July 1, 2011

Thomas Bewick, Master Engraver

        Thomas Bewick (1753-1828) is generally considered to be the artist who brought the  wood engraving medium to its pinnacle.  Certainly when you look at his work it's easy to recognize the skill of his shading and modelling, and the wonderful, fine detail of his images.  Plus there are a few special things about Bewick that make his work particularly interesting.
        First of all, although he was apprenticed to an engraver at age 14 and made wood engravings for the rest of his life, it was his skill at drawing that caught everyone's attention.  In other words, he was not like the earlier Formschneider whose job was to carve out other people's designs. His works were designed, drawn, and carved by himself.  I don't know that he was the first to do this, but he was certainly on the leading edge of artists doing their own drawing and carving.  (He also pioneered the use of metal engraving-type tools on end grain of harder woods, the technique wood engravers have used ever since.)  There's more information on Bewick's
technique, as well as lots more about him at The Bewick Society.
        Bewick's most famous book was the History of British Birds, published from 1797-1804.  He produced a few other books on natural history, too.  He wrote the books, designed the illustrations, and produced them, making him an early example of an author/illustrator, not to mention an accomplished naturalist.  (He did also illustrate books written by others, and later in his life he had apprentices doing much of his carving and some drawing, too, but he was certainly able to do it all when he wanted to!)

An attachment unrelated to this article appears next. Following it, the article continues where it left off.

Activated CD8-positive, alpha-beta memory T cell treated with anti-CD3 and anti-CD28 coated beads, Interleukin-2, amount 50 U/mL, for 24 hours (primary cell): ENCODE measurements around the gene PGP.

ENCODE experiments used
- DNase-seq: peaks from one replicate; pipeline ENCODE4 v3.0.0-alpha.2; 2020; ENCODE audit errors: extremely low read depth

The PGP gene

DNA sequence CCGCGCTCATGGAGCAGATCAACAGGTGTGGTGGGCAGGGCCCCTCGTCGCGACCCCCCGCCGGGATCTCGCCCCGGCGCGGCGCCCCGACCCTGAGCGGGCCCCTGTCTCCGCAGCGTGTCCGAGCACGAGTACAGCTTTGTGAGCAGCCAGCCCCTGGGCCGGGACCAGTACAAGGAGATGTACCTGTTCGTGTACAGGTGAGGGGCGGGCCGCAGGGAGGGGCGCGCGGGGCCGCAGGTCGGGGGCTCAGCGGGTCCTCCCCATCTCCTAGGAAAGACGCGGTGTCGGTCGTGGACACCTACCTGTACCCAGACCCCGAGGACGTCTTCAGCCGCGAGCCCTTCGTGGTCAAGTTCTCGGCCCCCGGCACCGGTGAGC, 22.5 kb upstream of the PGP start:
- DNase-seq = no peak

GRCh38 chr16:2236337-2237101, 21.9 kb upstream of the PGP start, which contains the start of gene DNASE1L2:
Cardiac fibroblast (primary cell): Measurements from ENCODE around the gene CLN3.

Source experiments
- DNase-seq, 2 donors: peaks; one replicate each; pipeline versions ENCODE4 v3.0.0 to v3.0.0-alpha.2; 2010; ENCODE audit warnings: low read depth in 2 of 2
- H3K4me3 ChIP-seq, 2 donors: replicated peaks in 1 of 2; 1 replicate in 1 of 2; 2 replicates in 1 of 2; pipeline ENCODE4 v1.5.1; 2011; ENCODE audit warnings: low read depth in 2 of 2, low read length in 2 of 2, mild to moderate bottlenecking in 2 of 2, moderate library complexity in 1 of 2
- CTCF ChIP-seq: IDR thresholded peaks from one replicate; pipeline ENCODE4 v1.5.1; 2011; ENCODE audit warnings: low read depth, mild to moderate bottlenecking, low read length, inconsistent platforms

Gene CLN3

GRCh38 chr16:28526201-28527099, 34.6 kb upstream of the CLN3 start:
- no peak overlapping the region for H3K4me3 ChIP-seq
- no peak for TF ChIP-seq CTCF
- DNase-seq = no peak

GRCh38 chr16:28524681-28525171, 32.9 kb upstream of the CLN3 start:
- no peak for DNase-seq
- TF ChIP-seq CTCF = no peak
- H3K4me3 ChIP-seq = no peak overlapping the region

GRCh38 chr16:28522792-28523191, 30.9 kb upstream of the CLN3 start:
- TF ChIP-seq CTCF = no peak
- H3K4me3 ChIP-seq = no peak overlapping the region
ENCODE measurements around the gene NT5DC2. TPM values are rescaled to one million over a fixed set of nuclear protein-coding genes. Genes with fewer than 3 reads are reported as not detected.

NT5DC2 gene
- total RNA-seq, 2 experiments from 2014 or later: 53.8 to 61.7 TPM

Over the course of his life he illustrated several books of fables, and these are credited with being among the first books for children in which the illustrations are equal to the text in importance and quality.  Due to the constraints of end-grain engraving, his pictures are usually quite small, but they have a concern for good design and an attention to detail that was very unusual in illustrations made for children.


        So in some ways even though I don't do engraving and don't even always care for Bewick's style of engraving, I still have a lot to thank him for.  His influence can certainly be felt in the fact that I design and carve my own work, and in the fact that I can both write and illustrate my own books, and even in the very idea of picture books with really great illustrations!  So, thank you, Thomas Bewick!

[Pictures:  "Barn Owl Tyto alba," wood engraving by T. Bewick from History of British Birds, 1797(?);
     "Red Sandpiper Tringa Islandica," wood engraving by T. Bewick from History of British Birds, 1804(?);
     "The Ant and the Fly," wood engraving by T. Bewick from Select Fables of Aesop and Others, 1818;
     "The Mice in Council," wood engraving by T. Bewick from Select Fables of Aesop and Others, 1818.]

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